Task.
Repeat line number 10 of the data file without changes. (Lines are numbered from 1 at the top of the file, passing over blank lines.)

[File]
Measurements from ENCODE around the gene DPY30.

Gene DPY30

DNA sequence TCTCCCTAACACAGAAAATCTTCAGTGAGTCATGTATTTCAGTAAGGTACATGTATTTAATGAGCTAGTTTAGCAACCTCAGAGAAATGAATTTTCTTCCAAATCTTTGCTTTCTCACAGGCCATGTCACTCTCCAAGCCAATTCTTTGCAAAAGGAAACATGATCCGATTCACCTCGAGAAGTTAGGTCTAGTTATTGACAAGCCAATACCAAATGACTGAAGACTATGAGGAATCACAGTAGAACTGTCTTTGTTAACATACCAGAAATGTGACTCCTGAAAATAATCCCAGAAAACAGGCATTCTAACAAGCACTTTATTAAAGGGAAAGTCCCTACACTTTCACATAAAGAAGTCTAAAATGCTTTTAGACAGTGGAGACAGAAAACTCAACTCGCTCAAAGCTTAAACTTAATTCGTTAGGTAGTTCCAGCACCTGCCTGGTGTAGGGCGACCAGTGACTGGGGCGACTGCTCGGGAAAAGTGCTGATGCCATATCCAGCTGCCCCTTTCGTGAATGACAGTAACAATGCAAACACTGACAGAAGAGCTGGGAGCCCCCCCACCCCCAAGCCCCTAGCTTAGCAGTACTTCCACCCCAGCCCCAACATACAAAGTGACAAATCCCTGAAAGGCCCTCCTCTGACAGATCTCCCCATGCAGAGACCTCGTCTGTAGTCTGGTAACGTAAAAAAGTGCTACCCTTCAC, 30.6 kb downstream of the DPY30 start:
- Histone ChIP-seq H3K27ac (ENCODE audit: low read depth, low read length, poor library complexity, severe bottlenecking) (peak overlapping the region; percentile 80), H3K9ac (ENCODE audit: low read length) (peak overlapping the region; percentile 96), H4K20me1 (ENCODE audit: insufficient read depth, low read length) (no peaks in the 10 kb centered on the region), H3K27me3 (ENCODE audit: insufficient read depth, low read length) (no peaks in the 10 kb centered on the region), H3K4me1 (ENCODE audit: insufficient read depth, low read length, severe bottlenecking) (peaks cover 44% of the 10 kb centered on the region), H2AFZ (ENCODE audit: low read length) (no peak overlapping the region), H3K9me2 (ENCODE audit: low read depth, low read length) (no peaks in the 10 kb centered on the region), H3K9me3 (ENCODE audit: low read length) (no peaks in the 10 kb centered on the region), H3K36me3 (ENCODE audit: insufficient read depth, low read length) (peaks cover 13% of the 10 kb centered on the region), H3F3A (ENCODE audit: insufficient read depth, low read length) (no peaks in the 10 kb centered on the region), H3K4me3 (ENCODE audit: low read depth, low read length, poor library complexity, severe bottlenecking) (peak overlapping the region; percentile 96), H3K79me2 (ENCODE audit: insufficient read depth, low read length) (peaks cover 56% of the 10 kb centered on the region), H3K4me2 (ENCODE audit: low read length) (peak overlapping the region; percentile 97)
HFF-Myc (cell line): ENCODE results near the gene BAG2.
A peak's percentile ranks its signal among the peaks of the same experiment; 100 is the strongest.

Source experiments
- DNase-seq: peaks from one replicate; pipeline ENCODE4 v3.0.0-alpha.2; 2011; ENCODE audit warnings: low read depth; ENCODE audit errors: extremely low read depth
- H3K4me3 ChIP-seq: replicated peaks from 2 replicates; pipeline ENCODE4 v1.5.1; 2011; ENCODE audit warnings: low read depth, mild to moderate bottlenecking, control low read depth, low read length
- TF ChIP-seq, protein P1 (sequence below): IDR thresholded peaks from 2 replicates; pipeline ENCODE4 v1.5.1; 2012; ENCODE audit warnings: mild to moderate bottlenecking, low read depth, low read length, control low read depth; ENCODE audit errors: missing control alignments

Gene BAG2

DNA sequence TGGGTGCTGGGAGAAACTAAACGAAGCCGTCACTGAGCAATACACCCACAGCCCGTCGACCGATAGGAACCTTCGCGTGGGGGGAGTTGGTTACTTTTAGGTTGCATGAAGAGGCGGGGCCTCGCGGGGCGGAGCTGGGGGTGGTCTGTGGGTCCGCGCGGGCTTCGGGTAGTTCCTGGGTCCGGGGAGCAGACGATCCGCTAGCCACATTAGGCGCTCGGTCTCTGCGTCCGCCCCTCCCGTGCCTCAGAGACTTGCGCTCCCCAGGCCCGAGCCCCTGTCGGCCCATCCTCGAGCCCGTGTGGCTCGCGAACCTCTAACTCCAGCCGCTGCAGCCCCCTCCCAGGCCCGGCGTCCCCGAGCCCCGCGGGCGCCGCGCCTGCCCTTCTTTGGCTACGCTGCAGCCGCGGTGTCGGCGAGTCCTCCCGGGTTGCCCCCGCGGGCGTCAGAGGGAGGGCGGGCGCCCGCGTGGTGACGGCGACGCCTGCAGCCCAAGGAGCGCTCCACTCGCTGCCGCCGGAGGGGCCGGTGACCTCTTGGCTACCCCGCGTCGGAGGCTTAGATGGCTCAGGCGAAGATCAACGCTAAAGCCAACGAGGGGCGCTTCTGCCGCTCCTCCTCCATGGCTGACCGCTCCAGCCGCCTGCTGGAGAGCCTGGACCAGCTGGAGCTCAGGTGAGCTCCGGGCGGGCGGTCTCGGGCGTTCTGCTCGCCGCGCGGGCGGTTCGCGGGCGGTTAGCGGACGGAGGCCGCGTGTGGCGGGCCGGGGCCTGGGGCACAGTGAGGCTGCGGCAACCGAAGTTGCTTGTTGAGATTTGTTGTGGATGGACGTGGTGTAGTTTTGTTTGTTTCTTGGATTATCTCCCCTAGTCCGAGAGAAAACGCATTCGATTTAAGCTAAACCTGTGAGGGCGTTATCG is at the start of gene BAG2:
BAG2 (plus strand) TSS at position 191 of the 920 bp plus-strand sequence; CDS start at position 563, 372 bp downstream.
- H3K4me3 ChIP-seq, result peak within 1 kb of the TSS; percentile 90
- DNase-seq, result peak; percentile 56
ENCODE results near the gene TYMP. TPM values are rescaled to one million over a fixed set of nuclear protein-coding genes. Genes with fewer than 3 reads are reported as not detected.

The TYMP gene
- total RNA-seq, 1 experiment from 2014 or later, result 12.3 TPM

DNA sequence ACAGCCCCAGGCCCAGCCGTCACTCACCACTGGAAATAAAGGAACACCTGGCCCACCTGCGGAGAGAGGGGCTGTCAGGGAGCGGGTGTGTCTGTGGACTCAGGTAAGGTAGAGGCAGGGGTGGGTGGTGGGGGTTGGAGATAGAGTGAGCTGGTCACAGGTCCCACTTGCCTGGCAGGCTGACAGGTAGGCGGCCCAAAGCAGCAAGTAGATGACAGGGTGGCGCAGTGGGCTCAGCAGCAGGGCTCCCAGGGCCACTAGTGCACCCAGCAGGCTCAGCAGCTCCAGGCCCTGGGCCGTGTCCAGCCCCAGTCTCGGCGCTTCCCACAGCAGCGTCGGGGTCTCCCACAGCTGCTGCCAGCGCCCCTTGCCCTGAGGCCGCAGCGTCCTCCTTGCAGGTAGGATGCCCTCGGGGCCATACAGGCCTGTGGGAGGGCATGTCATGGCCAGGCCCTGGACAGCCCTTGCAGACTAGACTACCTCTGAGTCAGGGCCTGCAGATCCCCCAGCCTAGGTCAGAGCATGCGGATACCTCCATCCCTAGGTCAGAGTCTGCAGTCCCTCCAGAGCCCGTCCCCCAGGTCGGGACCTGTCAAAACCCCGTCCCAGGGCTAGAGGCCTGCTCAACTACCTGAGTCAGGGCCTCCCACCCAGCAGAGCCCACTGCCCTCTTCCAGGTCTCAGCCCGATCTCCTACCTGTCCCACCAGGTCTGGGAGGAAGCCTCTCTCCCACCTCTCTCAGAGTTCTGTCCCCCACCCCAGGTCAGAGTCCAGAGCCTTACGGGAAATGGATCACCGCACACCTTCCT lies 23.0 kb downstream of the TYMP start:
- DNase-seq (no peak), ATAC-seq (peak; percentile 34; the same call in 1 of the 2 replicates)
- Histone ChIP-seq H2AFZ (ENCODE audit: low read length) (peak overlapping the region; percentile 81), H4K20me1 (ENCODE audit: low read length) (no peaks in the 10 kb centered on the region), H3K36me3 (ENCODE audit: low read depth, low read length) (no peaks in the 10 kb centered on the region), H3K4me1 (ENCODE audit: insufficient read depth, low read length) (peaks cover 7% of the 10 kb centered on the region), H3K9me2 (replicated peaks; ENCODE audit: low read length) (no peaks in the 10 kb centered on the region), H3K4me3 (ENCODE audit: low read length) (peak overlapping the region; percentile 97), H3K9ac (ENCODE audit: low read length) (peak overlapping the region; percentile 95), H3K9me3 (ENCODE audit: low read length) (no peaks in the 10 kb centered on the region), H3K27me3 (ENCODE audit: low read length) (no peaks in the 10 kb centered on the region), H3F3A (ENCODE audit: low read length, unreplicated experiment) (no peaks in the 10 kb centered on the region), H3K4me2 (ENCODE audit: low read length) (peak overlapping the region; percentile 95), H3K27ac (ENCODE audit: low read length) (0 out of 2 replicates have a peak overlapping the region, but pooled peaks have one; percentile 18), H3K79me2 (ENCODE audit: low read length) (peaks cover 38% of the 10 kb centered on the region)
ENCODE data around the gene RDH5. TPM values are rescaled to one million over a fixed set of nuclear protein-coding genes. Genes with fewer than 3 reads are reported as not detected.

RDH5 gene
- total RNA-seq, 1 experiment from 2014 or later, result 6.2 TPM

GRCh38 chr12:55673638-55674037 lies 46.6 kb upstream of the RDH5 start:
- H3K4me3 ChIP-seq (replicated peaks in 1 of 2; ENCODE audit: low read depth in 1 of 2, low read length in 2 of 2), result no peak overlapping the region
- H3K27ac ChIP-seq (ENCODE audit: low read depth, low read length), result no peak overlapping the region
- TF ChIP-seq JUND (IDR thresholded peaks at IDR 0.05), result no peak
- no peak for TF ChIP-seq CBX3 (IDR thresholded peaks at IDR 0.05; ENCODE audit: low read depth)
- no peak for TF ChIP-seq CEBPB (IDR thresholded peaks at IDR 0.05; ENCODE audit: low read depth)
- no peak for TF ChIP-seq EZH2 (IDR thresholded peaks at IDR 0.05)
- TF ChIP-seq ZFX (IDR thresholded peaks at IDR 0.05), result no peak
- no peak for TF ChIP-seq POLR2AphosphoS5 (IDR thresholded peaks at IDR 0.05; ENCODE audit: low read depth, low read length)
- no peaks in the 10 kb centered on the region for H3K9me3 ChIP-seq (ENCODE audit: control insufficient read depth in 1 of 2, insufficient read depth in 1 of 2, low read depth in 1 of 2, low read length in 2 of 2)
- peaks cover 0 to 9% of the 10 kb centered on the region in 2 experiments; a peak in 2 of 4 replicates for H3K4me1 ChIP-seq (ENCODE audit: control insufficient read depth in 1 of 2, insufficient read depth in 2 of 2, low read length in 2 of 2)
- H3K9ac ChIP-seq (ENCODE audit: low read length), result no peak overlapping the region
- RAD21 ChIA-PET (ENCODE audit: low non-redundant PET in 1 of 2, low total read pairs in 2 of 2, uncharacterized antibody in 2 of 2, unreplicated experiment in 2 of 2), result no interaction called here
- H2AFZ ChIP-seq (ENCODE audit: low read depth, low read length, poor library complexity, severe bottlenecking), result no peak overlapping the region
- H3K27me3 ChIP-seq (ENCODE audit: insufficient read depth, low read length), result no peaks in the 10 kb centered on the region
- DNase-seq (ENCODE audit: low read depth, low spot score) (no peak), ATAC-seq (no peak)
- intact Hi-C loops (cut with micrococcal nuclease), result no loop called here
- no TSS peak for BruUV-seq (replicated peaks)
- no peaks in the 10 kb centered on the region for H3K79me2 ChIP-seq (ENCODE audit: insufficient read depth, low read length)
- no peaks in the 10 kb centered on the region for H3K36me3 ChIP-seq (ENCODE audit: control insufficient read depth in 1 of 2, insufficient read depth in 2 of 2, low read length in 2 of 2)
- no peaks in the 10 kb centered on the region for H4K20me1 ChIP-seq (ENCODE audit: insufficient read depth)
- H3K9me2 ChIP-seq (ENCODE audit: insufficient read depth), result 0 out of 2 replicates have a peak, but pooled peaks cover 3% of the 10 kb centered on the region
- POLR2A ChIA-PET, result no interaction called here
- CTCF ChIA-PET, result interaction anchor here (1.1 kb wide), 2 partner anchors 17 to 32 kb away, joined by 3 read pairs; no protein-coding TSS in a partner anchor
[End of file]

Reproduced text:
- TF ChIP-seq, protein P1 (sequence below): IDR thresholded peaks from 2 replicates; pipeline ENCODE4 v1.5.1; 2012; ENCODE audit warnings: mild to moderate bottlenecking, low read depth, low read length, control low read depth; ENCODE audit errors: missing control alignments